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Campus Office for Civil Rights Title IX

Dept. of Education Uses Tricky Maneuver to Undermine Long-Standing Religious Exemption

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Rebecca Stewart: 513-479-3335


Dept. of Education Uses Tricky Maneuver to Undermine Long-Standing Religious Exemption

WASHINGTON / July 6, 2022 – Since its enactment in 1972, the federal Title IX law has provided an exemption for religious schools (1). But in stealthy manner, the recently released draft Title IX regulation (2) seeks to remove the regulatory basis for the long-standing religious exemption, without revealing the existence of that plan.

According to the original 1972 law, Title IX “does not apply to an educational institution which is controlled by a religious organization.” This exemption applies only to the extent that its “religious tenets” conflict with Title IX (3).

In 2010, the Obama administration issued guidance that included LGBTQ people within Title IX’s purview (4). As a result, many schools began to seek the religious exemption (5), and over the years, the Office for Civil Rights has never denied a religious exemption claim (6).

In 2019, two students married to same-sex partners sued Fuller Theological Seminary, which had expelled them for violating its sexual standards policy. Although the federal court agreed in principle that Title IX covered LGBTQ persons, it sustained the religious exemption claim and dismissed the complaint (7).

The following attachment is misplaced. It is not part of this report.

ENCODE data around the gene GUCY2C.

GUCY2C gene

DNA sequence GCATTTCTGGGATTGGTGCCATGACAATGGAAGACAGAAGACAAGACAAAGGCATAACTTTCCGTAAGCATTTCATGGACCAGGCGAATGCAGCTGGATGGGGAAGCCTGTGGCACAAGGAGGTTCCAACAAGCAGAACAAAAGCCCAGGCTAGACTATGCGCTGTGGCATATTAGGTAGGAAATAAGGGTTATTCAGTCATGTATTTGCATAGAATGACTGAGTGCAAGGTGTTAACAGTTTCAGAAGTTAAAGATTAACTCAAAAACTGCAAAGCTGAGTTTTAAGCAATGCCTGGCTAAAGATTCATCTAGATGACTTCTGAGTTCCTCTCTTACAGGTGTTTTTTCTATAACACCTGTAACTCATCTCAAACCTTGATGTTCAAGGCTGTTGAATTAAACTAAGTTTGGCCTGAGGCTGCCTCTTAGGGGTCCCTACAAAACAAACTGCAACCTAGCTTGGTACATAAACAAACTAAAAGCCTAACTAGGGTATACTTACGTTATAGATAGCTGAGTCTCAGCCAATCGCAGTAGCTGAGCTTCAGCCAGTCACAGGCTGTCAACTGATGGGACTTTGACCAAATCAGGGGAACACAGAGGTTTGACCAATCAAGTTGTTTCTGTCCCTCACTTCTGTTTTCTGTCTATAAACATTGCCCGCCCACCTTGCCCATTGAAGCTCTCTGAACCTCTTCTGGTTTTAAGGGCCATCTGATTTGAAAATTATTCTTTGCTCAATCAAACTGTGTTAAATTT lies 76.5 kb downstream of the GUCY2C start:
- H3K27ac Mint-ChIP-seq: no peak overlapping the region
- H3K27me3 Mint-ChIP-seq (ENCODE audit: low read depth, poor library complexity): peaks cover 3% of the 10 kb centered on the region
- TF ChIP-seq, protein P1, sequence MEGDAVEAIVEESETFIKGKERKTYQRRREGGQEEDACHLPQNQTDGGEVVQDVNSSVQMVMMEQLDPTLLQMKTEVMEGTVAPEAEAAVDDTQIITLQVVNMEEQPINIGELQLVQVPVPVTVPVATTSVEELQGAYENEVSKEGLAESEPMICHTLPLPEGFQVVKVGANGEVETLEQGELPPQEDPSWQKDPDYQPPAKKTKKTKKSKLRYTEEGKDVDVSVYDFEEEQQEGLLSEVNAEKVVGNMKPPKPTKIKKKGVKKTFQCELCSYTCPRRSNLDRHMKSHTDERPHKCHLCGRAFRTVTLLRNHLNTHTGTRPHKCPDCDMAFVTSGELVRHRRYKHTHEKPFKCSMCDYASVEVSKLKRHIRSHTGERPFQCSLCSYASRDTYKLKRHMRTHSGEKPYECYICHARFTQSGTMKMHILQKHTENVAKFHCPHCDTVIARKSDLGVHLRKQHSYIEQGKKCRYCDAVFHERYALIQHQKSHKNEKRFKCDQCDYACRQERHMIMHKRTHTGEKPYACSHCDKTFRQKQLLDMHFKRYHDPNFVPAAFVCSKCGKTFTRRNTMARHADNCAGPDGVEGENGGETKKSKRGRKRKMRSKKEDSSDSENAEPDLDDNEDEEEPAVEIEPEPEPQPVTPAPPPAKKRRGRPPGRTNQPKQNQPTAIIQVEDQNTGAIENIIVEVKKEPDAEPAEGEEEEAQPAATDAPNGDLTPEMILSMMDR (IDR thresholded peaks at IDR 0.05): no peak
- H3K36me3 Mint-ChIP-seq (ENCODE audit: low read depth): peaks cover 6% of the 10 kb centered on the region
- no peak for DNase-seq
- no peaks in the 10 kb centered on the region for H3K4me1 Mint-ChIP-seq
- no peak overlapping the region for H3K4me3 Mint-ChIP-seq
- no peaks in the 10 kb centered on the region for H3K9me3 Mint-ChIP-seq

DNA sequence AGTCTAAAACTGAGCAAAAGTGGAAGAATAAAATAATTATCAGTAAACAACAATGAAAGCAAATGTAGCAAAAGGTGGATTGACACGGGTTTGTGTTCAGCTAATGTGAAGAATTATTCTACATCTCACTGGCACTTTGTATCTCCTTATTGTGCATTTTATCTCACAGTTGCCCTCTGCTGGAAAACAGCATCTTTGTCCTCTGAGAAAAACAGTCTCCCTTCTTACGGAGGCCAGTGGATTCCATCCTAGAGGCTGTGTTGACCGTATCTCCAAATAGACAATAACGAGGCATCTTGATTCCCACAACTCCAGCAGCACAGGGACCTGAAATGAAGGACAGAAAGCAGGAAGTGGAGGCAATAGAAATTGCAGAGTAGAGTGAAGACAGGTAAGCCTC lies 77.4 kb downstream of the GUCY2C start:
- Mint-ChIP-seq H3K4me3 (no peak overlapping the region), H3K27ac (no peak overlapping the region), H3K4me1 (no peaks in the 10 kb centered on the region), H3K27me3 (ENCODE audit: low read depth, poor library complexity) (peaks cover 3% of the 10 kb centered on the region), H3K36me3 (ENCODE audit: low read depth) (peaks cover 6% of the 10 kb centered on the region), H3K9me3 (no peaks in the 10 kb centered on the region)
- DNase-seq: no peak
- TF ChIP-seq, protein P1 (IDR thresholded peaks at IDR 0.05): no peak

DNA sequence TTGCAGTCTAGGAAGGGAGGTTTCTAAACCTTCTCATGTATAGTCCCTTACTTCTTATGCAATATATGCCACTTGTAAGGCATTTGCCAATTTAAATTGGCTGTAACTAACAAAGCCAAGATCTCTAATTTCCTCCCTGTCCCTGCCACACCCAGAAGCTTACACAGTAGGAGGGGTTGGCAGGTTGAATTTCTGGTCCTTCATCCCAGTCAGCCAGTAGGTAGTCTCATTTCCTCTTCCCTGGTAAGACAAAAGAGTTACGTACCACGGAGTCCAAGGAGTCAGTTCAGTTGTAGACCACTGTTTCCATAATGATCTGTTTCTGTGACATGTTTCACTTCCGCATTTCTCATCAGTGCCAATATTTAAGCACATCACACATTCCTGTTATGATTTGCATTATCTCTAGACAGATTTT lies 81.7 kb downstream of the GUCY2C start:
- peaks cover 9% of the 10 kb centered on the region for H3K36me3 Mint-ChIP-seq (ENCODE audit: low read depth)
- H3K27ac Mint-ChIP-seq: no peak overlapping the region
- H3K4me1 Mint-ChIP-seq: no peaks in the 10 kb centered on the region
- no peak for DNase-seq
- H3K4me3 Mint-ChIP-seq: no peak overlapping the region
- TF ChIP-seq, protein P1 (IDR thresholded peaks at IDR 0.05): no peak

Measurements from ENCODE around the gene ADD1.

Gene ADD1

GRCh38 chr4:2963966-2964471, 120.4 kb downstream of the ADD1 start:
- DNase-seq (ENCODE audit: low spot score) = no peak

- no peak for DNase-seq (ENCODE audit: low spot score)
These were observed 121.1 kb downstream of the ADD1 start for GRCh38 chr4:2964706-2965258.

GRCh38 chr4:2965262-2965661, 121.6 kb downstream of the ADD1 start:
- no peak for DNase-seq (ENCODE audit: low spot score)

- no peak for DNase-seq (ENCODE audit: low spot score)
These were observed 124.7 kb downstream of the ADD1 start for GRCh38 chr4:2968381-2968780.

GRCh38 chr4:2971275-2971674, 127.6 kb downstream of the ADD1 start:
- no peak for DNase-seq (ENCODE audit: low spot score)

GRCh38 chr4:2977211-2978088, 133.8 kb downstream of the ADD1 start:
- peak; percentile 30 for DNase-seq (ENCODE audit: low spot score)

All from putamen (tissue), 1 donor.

The long-standing religious exemption was re-affirmed in the 2020 Title IX regulation that states in part, “Assurance of exemption. An educational institution that seeks assurance of the exemption set forth in paragraph (a) of this section may do so by submitting in writing to the Assistant Secretary a statement by the highest ranking official of the institution, identifying the provisions of this part that conflict with a specific tenet of the religious organization.” (8)

So Title IX’s religious exemption is firmly grounded in statutory law and has been affirmed in both case law and regulatory law.

But in secretive manner, the recent draft Title IX regulation removes the 2020 regulatory provision without alerting the regulated community to the action, or providing justification for the proposed change.


  8. , 106.12(b)